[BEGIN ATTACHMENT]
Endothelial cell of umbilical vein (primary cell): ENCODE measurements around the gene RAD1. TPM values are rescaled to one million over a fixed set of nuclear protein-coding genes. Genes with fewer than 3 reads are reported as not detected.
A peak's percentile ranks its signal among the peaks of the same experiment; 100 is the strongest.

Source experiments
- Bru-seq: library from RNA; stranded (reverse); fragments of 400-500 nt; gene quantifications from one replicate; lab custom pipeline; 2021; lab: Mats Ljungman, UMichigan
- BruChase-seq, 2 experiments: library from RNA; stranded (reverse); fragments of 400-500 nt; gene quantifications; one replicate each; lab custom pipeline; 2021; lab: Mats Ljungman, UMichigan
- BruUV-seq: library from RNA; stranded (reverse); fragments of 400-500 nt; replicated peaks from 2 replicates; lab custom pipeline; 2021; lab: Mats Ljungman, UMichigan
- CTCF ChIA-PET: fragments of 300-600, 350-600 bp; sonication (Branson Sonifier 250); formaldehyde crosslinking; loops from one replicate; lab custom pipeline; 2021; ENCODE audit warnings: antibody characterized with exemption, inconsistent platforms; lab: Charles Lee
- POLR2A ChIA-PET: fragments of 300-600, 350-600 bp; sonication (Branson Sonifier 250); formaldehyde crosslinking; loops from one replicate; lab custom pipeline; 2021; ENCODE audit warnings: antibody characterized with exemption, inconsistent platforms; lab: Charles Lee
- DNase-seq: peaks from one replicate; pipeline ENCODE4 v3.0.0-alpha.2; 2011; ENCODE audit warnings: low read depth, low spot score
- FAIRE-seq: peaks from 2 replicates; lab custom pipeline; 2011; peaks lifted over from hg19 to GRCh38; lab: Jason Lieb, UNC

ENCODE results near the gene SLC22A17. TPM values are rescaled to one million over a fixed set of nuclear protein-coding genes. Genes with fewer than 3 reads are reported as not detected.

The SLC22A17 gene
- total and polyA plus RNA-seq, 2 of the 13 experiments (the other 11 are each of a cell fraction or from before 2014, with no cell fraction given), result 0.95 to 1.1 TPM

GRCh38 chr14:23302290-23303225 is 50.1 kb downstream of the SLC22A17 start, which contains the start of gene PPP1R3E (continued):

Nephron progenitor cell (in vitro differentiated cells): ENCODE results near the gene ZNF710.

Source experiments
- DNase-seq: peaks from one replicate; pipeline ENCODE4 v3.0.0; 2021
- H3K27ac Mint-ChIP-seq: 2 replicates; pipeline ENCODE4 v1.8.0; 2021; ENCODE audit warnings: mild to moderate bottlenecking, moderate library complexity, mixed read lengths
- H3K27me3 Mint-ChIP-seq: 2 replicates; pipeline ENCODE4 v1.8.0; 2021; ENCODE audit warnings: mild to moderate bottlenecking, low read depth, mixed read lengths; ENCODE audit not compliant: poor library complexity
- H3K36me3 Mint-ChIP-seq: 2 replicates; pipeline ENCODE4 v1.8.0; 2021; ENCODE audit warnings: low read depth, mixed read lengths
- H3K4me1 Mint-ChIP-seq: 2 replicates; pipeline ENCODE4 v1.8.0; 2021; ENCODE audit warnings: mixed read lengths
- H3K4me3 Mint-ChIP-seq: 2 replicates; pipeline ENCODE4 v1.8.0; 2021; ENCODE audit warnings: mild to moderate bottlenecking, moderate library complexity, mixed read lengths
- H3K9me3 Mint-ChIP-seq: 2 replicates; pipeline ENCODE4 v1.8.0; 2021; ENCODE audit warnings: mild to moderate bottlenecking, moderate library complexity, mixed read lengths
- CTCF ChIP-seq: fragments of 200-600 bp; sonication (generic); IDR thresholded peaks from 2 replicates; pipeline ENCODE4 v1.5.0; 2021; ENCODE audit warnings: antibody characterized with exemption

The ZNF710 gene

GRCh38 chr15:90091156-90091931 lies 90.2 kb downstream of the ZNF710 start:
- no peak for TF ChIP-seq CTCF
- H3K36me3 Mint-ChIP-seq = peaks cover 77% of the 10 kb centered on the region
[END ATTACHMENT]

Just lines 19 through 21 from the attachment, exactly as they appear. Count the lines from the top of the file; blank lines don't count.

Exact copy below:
- H3K27me3 Mint-ChIP-seq: 2 replicates; pipeline ENCODE4 v1.8.0; 2021; ENCODE audit warnings: mild to moderate bottlenecking, low read depth, mixed read lengths; ENCODE audit not compliant: poor library complexity
- H3K36me3 Mint-ChIP-seq: 2 replicates; pipeline ENCODE4 v1.8.0; 2021; ENCODE audit warnings: low read depth, mixed read lengths
- H3K4me1 Mint-ChIP-seq: 2 replicates; pipeline ENCODE4 v1.8.0; 2021; ENCODE audit warnings: mixed read lengths